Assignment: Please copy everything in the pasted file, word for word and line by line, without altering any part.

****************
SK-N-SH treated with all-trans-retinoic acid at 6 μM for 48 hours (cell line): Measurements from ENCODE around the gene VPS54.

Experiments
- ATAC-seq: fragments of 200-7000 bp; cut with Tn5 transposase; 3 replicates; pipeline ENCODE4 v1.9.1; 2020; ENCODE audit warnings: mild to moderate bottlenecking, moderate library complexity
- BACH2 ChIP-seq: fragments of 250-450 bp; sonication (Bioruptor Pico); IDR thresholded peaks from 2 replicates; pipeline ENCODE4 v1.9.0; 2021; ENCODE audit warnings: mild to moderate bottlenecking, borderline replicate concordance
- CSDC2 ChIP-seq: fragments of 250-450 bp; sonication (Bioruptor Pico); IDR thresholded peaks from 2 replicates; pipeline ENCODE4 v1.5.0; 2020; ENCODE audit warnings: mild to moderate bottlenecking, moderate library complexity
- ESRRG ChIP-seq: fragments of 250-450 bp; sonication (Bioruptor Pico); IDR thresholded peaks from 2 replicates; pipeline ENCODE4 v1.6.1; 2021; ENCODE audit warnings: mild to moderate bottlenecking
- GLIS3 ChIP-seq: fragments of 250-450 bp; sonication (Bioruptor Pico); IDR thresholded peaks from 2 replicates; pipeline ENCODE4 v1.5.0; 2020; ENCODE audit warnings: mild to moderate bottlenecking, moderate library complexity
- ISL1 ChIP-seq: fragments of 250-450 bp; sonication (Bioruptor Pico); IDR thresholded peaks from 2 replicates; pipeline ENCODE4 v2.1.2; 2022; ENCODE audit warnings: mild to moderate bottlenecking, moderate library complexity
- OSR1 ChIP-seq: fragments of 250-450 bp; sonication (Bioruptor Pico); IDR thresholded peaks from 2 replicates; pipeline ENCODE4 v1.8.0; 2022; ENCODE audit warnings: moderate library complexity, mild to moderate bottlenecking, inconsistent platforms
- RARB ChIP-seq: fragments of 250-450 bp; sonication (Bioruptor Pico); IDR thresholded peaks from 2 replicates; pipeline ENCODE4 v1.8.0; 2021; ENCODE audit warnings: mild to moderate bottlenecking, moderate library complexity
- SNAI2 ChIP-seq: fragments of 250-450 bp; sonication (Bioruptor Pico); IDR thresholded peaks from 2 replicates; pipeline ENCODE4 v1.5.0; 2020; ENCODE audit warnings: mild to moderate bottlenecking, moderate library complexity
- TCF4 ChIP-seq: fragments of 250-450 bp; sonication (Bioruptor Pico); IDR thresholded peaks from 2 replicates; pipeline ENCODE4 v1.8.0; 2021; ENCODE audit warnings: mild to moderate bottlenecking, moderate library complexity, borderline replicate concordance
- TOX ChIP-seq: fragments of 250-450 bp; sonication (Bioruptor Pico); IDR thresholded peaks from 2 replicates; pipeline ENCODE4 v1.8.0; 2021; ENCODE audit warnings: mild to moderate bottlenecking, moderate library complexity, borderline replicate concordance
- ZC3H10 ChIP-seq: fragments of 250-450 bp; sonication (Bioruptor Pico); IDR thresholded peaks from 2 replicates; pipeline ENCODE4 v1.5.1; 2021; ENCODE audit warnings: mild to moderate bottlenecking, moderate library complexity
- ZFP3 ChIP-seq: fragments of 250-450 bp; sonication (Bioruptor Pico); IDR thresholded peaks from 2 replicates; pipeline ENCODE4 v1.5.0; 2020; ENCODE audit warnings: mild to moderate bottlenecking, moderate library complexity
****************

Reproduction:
SK-N-SH treated with all-trans-retinoic acid at 6 μM for 48 hours (cell line): Measurements from ENCODE around the gene VPS54.

Experiments
- ATAC-seq: fragments of 200-7000 bp; cut with Tn5 transposase; 3 replicates; pipeline ENCODE4 v1.9.1; 2020; ENCODE audit warnings: mild to moderate bottlenecking, moderate library complexity
- BACH2 ChIP-seq: fragments of 250-450 bp; sonication (Bioruptor Pico); IDR thresholded peaks from 2 replicates; pipeline ENCODE4 v1.9.0; 2021; ENCODE audit warnings: mild to moderate bottlenecking, borderline replicate concordance
- CSDC2 ChIP-seq: fragments of 250-450 bp; sonication (Bioruptor Pico); IDR thresholded peaks from 2 replicates; pipeline ENCODE4 v1.5.0; 2020; ENCODE audit warnings: mild to moderate bottlenecking, moderate library complexity
- ESRRG ChIP-seq: fragments of 250-450 bp; sonication (Bioruptor Pico); IDR thresholded peaks from 2 replicates; pipeline ENCODE4 v1.6.1; 2021; ENCODE audit warnings: mild to moderate bottlenecking
- GLIS3 ChIP-seq: fragments of 250-450 bp; sonication (Bioruptor Pico); IDR thresholded peaks from 2 replicates; pipeline ENCODE4 v1.5.0; 2020; ENCODE audit warnings: mild to moderate bottlenecking, moderate library complexity
- ISL1 ChIP-seq: fragments of 250-450 bp; sonication (Bioruptor Pico); IDR thresholded peaks from 2 replicates; pipeline ENCODE4 v2.1.2; 2022; ENCODE audit warnings: mild to moderate bottlenecking, moderate library complexity
- OSR1 ChIP-seq: fragments of 250-450 bp; sonication (Bioruptor Pico); IDR thresholded peaks from 2 replicates; pipeline ENCODE4 v1.8.0; 2022; ENCODE audit warnings: moderate library complexity, mild to moderate bottlenecking, inconsistent platforms
- RARB ChIP-seq: fragments of 250-450 bp; sonication (Bioruptor Pico); IDR thresholded peaks from 2 replicates; pipeline ENCODE4 v1.8.0; 2021; ENCODE audit warnings: mild to moderate bottlenecking, moderate library complexity
- SNAI2 ChIP-seq: fragments of 250-450 bp; sonication (Bioruptor Pico); IDR thresholded peaks from 2 replicates; pipeline ENCODE4 v1.5.0; 2020; ENCODE audit warnings: mild to moderate bottlenecking, moderate library complexity
- TCF4 ChIP-seq: fragments of 250-450 bp; sonication (Bioruptor Pico); IDR thresholded peaks from 2 replicates; pipeline ENCODE4 v1.8.0; 2021; ENCODE audit warnings: mild to moderate bottlenecking, moderate library complexity, borderline replicate concordance
- TOX ChIP-seq: fragments of 250-450 bp; sonication (Bioruptor Pico); IDR thresholded peaks from 2 replicates; pipeline ENCODE4 v1.8.0; 2021; ENCODE audit warnings: mild to moderate bottlenecking, moderate library complexity, borderline replicate concordance
- ZC3H10 ChIP-seq: fragments of 250-450 bp; sonication (Bioruptor Pico); IDR thresholded peaks from 2 replicates; pipeline ENCODE4 v1.5.1; 2021; ENCODE audit warnings: mild to moderate bottlenecking, moderate library complexity
- ZFP3 ChIP-seq: fragments of 250-450 bp; sonication (Bioruptor Pico); IDR thresholded peaks from 2 replicates; pipeline ENCODE4 v1.5.0; 2020; ENCODE audit warnings: mild to moderate bottlenecking, moderate library complexity